A New York State Senate Public Hearing was Co-Chaired today by Senator Carl L. Marcellino, Senator Charles J. Fuschillo, Jr., and Senator Kemp Hannon investigating recent recalls of contaminated toys and consumer products found to have excessive levels of lead and to determine whether the state can play a better role in further expediting recall notifications. The Senators who serve as Chairpersons of the Committees on Consumer Protection; Health; and Environmental Conservation respectively, are also working to ensure that New York State consumers understand what products are safe to purchase especially during the holiday season; determining if there is enough being done to notify consumers and parents of the symptoms of lead poisoning, and ensuring proper disposal of contaminated products.
Senator Carl L. Marcellino said, "New York store shelves should not be a dumping ground for toxic toys. Yet recall after recall keep popping up and the tragic stories of sick children follow. I look forward to finding the answers that will keep these tainted toys out of our State and out of the hands of our children. If there is one thing kids and parents should trust it is safe toys. Children don’t know any better; the toy companies should."
Senator Fuschillo said, "The recall of numerous toys over the past several months have left many parents confused and concerned about the best ways to keep hazardous toys away from their children. During this hearing we will examine the steps that state and federal government, retailers and consumer groups take to protect children in the event of a toy recall, and we’ll discuss ways to improve those steps. Ultimately, the best way to protect our citizens from hazardous toys and other dangerous consumer imports is to pre-test these products before they even reach the marketplace. We are also encouraging the federal government to greatly boost its efforts to identify unsafe items before they reach the store shelves."
Senator Kemp Hannon said, "The safety of the public and of our children is of the utmost importance to me. When we buy a child a toy, we should expect that it be free of harmful substances such as lead-based paint. Controls must be put in place to protect the public. This hearing will lead us on a pathway to see what New York can do outside of the confines of the federal government to ensure the safety of children from harmful imports."
Testimony was received by experts in the areas of consumer product safety, the retail industry, health, and environmental protection. The Senators sought answers to questions including:
- What are the best practices and current standards employed by governmental agencies and retailers?
- How do the safety standards of domestic products compare to foreign-made products?
- What are the procedures for disposal of contaminated products?
- How can the State ensure the public’s protection, especially children’s health?
- What can consumers do to protect themselves?
- What are the notification procedures when a problem is discovered?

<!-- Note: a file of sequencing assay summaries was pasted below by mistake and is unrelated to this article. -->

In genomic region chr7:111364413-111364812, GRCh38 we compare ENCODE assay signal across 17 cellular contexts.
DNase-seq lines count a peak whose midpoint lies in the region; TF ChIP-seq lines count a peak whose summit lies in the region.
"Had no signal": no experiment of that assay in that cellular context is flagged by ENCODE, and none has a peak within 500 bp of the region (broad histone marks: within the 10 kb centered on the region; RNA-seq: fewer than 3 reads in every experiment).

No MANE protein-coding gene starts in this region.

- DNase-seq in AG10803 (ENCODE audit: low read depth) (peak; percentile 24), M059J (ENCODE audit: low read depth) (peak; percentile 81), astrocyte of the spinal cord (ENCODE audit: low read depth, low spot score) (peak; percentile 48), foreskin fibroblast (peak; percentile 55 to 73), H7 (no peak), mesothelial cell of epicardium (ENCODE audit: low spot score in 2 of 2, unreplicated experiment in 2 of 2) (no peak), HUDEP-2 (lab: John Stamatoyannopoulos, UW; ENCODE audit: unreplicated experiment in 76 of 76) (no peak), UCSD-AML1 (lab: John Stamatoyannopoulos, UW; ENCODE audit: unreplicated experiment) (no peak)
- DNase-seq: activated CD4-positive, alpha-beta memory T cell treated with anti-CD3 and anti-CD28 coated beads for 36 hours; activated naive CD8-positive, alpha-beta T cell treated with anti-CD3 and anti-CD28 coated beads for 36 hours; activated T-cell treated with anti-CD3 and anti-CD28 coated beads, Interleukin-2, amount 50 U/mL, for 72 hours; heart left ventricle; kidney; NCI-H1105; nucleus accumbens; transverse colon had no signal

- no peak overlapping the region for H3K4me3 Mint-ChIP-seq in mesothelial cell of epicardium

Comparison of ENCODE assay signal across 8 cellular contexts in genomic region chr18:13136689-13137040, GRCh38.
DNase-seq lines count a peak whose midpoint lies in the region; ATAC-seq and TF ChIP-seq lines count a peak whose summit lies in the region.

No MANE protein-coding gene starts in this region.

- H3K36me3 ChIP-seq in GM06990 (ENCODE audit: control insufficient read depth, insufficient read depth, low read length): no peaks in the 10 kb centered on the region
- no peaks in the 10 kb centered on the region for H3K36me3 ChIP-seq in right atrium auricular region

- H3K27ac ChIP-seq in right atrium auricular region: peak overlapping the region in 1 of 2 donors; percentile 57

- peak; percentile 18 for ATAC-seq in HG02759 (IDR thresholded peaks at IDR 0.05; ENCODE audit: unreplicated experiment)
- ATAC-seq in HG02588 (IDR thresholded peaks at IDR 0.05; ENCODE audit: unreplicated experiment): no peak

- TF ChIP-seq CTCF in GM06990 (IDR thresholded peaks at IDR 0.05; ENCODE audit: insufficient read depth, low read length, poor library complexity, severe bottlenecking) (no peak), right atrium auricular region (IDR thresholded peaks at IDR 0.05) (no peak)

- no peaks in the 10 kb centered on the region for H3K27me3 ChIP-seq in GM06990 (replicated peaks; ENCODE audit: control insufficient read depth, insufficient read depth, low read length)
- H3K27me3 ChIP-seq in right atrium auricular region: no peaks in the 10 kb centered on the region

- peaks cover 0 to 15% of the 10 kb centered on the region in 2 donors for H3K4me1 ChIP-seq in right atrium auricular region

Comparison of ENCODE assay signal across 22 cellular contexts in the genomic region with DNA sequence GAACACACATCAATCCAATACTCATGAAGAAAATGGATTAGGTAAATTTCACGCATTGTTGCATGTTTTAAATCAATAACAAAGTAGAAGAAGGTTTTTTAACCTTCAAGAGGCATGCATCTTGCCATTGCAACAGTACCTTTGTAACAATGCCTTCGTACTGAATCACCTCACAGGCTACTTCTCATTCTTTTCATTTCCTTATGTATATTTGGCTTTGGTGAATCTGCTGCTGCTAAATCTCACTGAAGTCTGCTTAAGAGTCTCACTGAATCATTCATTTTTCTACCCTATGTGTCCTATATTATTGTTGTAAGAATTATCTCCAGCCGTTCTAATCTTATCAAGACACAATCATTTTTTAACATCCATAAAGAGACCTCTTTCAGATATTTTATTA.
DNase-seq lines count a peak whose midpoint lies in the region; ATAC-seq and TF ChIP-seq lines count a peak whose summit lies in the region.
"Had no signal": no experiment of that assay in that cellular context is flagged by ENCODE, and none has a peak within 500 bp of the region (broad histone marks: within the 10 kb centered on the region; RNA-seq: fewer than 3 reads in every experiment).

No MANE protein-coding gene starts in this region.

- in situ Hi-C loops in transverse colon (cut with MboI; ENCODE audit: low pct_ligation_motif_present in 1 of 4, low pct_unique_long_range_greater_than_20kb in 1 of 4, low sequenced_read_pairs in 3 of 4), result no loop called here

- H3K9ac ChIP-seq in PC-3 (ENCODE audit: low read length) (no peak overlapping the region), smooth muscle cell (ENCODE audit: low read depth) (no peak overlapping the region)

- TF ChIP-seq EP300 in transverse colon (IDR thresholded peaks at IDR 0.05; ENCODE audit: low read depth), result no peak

The New York State Attorney General’s office recently stated that many of the products involved in the recall contained up to 1,000 times more lead than federal standards suggest is a safe level. The federal Consumer Product Safety Commission recalled more than 150 million items nationwide in the last two years but the Attorney General’s office said these recalls are voluntary and unenforceable.
The New York Public Interest Research Group (NYPIRG) recently released it’s 22nd Annual Survey of Toy Safety which focused on lead contaminated toys among other safety topics. In one cited test case a piece of jewelry contained 65% lead by weight while some other tested toys exceeded lead paint standards by 50-500%.
In 2006, a 4-year-old Minnesota boy died from acute lead poisoning after swallowing a heart-shaped charm containing high concetrations of lead
The NYPIRG report quoted a study by the American Academy of Pediatrics which stated that "exposure to lead can affect almost every organ and system in the human body, especially the central nervous system. Lead is especially toxic to the brains of young children. A child exposed to a single high dose of lead-such as swallowing a piece of metal jewelry containing lead-can suffer permanent neurological and behavioral damage, blood poisoning, and life-threatening encephalopathy. Exposure to a low dose of lead can cause IQ deficits, attention deficit hyperactivity disorder, and deficits in vocabulary, fine motor skills reaction time, and hand-eye coordination.
Written testimony from Rick Ruppert, Executive Vice President of Product Development, Safety and Sourcing for Toys "R" Us stated: "...we fully recognize that the issue of toy safety goes well beyond business and directly to the well-being of the families we serve. We have reiterated this simple, single fact to our employees, suppliers, and business partners: we will not tolerate products that do not meet our rigorous safety standards. Toys "R" Us acts rapidly when a recall takes place. We post all recall information on our dedicated safety micro website, www.toysrus.com/safety and we have also implemented a system to help customers return recalled products immediately and efficiently, regardless of whether the recalled items were purchased at Toys "R" Us or at another retailer. Your efforts as legislators are not only welcome, but, we believe, crucial. We are also very supportive of a faster recall process once a problem is identified and confirmed so that we can contact the public and get the product off the store shelves as soon as possible.